You said that your novel, Flight, started as
a collection of short stories, and you showed it to your agent who
told you that there was a novel waiting to come out. How did you
go about rewriting the stories into a novel?
There wasn’t really a plot in the stories. They didn’t
have a forward motion. They were adding up to a kind of portrait
of the family, but they didn’t have that breathless forward
motion that a novel has, that draws you on. … The characters
were so alive for me that it wasn’t hard to give them that.
Once you really know your characters, you can do anything with them.
You can take them to the circus, you can put them on a lifeboat
and send them to a deserted island. … It took four months
[to turn it into a novel], which is really fast. That’s because
the characters were entirely there, their histories were there.
The story I wanted to tell was there.
Like your father, one of the main characters in the novel,
Will, is a commercial airline pilot for TWA. What are other similarities
between your father and Will?
The sense of a man kind of bewildered by the turns the world has
taken, somewhat betrayed by the way his career has gone, but trying
to do right. … And I was interested in writing about a man
who is trying to do right, who is really trying to do the right
thing. Because … we’ve really gotten away from the idea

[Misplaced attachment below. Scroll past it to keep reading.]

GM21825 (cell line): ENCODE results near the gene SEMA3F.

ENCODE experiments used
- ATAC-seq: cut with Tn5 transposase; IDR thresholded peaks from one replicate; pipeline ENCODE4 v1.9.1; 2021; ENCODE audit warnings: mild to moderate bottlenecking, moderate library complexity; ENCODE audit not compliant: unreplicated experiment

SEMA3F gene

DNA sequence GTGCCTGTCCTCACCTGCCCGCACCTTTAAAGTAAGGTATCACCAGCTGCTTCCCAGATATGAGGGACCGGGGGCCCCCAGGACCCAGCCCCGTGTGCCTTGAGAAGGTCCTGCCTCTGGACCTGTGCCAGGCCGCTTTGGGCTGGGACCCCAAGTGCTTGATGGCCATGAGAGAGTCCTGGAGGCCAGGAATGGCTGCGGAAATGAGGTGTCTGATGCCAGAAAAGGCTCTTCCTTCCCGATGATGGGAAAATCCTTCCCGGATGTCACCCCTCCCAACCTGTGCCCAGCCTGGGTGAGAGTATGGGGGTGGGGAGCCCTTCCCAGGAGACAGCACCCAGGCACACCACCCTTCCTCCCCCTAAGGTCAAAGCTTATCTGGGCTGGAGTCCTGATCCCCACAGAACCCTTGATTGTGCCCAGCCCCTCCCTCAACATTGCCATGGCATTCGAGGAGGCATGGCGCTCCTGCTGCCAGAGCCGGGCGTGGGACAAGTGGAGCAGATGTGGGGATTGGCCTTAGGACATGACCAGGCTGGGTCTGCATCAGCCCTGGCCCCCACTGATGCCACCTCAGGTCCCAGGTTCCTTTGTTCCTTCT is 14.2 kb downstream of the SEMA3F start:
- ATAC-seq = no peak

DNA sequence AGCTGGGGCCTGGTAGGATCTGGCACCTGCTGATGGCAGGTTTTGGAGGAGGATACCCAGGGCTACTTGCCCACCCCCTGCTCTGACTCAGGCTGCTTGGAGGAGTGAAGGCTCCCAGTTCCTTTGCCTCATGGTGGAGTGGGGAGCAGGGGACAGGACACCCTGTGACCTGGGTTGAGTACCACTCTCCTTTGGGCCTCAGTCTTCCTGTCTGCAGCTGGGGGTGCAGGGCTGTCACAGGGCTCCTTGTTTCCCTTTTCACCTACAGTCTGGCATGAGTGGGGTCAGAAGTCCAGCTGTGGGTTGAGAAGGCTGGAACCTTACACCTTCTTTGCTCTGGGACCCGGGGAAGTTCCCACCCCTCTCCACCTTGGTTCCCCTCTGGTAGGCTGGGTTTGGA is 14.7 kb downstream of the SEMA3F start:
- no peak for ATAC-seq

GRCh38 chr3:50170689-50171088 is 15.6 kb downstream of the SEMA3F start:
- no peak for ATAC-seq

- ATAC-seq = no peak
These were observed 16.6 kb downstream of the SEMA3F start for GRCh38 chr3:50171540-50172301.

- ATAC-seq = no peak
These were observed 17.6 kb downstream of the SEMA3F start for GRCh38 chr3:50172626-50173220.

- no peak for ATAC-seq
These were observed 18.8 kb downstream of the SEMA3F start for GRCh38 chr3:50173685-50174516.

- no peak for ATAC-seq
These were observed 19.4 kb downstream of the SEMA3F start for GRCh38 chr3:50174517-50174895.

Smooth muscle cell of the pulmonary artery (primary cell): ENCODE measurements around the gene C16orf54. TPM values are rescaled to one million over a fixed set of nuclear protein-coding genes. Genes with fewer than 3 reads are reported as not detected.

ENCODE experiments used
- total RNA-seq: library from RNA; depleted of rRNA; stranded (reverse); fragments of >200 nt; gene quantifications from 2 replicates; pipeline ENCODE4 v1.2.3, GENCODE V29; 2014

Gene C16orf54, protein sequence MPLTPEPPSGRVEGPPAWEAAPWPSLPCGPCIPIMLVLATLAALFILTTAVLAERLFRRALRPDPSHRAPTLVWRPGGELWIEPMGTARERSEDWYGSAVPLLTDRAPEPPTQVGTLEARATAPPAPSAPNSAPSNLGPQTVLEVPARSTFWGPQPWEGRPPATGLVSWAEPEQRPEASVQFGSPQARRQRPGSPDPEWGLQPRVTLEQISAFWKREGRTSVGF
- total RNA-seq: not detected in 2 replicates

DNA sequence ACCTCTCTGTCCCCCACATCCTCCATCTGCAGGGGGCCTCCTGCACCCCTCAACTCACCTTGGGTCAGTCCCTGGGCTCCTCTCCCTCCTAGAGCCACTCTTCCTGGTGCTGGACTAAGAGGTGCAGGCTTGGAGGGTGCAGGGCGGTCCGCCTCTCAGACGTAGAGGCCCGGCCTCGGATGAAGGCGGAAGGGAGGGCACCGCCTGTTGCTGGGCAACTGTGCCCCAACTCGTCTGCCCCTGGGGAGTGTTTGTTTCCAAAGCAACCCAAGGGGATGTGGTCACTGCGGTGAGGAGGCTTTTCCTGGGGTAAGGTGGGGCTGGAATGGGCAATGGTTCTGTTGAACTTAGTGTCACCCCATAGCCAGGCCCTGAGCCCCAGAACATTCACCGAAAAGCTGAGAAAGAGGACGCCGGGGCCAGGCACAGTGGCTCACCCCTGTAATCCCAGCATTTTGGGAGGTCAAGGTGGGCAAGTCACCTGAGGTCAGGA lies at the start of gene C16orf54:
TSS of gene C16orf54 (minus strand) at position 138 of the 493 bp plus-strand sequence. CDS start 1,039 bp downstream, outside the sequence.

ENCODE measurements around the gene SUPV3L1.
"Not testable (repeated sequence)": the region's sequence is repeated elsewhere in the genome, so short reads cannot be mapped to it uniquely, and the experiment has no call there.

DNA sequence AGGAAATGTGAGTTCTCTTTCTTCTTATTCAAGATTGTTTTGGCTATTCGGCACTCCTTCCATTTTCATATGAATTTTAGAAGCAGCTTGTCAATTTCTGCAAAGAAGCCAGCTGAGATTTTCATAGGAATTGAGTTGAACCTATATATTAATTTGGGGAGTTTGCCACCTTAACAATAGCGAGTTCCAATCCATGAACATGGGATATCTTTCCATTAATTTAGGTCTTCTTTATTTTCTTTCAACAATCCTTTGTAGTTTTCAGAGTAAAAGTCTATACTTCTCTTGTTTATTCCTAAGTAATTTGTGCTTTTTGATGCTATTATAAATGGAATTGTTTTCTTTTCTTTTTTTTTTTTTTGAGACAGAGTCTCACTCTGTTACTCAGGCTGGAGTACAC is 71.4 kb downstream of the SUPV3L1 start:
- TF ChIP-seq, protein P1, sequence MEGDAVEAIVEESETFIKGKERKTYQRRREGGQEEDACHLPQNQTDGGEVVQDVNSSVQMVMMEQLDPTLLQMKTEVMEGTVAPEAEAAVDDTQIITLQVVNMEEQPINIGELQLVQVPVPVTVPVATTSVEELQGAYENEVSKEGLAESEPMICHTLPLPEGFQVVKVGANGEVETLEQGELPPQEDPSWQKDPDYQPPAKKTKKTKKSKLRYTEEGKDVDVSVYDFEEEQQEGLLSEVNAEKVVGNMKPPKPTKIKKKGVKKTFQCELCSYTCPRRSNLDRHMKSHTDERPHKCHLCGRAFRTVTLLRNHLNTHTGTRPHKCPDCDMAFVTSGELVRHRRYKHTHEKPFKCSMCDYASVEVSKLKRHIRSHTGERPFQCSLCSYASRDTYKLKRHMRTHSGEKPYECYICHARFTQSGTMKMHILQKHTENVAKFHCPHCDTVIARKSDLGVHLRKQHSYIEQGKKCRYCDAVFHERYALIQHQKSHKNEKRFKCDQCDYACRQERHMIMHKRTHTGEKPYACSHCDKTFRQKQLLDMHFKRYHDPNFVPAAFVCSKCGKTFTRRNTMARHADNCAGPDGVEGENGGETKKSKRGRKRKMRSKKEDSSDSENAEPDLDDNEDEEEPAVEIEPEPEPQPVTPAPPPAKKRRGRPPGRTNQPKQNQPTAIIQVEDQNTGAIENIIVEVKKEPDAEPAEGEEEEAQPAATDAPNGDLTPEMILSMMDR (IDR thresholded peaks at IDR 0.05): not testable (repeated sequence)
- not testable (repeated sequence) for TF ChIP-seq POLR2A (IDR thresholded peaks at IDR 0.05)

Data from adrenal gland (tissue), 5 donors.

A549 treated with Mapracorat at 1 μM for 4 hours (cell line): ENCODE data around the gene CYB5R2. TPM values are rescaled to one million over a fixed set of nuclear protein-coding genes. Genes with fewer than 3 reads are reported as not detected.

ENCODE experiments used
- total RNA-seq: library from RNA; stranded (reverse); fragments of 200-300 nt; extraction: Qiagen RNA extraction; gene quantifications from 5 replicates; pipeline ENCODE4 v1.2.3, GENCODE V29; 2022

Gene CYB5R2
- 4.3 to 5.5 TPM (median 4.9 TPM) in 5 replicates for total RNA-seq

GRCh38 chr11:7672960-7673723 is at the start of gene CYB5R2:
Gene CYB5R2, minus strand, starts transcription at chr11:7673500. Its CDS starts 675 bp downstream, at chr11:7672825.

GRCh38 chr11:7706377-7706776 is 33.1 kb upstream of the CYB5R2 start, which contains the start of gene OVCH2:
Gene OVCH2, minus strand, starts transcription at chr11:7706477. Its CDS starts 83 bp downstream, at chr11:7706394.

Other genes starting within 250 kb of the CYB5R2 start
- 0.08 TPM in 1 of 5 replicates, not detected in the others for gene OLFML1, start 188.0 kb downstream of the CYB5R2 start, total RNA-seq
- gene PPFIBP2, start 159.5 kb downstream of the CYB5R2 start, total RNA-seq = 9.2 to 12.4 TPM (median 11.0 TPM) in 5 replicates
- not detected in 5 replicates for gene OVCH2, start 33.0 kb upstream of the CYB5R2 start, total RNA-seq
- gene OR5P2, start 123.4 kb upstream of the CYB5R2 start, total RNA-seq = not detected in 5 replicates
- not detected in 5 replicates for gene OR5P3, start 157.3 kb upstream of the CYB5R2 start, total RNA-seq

of heroes. We’re very skeptical, cynical. … We like
to see a dark, seething heart of evil. I think good is more interesting
than evil and more complex.
How do you get into the heads of your characters?
I wish I knew. Sometimes it happens like magic. Sometimes you
can research your way into a character’s head. But you can’t
really. One of the hardest parts of the novel for me was writing
the war sections. I read all these accounts from pilots….
I talked to people who had flown these kinds of airplanes to get
a sense of what it feels like … [for example,] when the plane
goes upside down and you’re looking up to see the ground.
… And then I don’t know. At heart all of that is just
the trappings, just the outside. … You have to have a sense
of your character’s insides. And honestly I think that’s
one of the mysteries of writing. I know that for me, Leanne was
the person I struggled with most to get to that point. She was written
and rewritten and rewritten, because I could imagine the features,
the outlines, the day-to-day experiences of her life really well.
She lived in New York. She was a person not unlike me. But figuring
out who she was at the heart was the hardest nut to crack. …
I’m not answering your question because I can’t.
Is there a quote or passage in Flight that sums
up what the book means to you?
The image that is really central to the book is the story that
Will tells and gets retold by other members of the family. …
The story he tells about when he was young all he would do is look
up at the sky and see the airplanes flying over and think, “I
wish I were up there.” And now that he’s in the sky,
all he does is fly over the earth and think, “I wish I were
down there.” That is to me what it is to be human –
in some sense, always to be malcontent. … always to be looking
at the other side, wondering.